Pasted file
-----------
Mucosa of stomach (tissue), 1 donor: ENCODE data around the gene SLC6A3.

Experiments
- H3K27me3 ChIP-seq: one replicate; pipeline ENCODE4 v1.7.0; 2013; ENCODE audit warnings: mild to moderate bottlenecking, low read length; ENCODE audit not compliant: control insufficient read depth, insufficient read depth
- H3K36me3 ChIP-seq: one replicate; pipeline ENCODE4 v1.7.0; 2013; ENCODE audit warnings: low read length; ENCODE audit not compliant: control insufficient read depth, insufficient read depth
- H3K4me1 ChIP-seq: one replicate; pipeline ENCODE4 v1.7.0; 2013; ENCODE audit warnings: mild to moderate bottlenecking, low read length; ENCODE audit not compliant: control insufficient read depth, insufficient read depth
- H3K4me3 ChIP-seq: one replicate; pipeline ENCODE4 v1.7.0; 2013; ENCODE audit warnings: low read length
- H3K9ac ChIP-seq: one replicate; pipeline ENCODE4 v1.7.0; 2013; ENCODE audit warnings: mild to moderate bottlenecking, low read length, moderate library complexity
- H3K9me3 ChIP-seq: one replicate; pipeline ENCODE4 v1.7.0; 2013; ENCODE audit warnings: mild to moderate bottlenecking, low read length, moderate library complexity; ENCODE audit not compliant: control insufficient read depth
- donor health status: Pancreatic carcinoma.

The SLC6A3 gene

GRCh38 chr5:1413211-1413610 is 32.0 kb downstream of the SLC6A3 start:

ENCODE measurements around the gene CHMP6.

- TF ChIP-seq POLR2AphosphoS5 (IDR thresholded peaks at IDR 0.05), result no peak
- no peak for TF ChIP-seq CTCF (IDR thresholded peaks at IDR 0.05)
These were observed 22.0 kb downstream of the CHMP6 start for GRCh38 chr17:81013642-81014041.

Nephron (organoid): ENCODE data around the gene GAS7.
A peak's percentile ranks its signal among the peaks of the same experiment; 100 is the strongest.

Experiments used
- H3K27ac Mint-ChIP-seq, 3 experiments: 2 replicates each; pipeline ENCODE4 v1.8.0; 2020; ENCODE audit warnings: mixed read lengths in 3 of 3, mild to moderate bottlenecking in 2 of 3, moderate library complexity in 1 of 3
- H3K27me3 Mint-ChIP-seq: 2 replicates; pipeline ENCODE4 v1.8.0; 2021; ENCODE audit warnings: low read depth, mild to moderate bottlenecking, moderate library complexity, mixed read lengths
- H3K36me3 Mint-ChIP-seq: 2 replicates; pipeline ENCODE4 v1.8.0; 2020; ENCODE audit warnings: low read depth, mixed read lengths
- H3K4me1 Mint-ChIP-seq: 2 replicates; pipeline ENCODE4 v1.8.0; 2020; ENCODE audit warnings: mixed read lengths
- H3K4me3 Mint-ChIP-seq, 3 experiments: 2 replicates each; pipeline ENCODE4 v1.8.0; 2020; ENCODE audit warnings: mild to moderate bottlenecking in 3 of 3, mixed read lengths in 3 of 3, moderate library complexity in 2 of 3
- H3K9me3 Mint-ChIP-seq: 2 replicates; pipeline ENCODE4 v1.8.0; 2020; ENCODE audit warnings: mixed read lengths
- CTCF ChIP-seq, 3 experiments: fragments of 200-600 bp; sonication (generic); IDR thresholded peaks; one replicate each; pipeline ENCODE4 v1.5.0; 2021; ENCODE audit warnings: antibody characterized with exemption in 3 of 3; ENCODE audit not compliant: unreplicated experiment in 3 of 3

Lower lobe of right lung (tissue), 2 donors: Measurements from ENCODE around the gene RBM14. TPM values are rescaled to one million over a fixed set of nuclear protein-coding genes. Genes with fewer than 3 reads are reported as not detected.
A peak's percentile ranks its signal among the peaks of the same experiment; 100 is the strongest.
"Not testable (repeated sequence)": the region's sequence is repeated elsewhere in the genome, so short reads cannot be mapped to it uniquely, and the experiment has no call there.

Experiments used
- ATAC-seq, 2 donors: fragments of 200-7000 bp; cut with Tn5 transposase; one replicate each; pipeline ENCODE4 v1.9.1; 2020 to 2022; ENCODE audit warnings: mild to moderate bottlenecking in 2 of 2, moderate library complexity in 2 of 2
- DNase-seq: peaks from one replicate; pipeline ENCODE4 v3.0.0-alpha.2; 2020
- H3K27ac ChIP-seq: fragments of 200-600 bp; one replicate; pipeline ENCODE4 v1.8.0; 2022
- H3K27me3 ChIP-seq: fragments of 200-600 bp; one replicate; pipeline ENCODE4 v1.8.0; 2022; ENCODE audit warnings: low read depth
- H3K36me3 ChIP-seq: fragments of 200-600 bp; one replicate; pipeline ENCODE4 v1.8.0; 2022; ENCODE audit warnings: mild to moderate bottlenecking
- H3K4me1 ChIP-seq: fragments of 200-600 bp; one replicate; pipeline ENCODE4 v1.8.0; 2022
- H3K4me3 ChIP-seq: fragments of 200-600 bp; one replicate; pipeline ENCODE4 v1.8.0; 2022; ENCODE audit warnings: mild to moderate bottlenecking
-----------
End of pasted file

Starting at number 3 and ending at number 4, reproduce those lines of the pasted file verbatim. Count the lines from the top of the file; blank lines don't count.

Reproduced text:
- H3K27me3 ChIP-seq: one replicate; pipeline ENCODE4 v1.7.0; 2013; ENCODE audit warnings: mild to moderate bottlenecking, low read length; ENCODE audit not compliant: control insufficient read depth, insufficient read depth
- H3K36me3 ChIP-seq: one replicate; pipeline ENCODE4 v1.7.0; 2013; ENCODE audit warnings: low read length; ENCODE audit not compliant: control insufficient read depth, insufficient read depth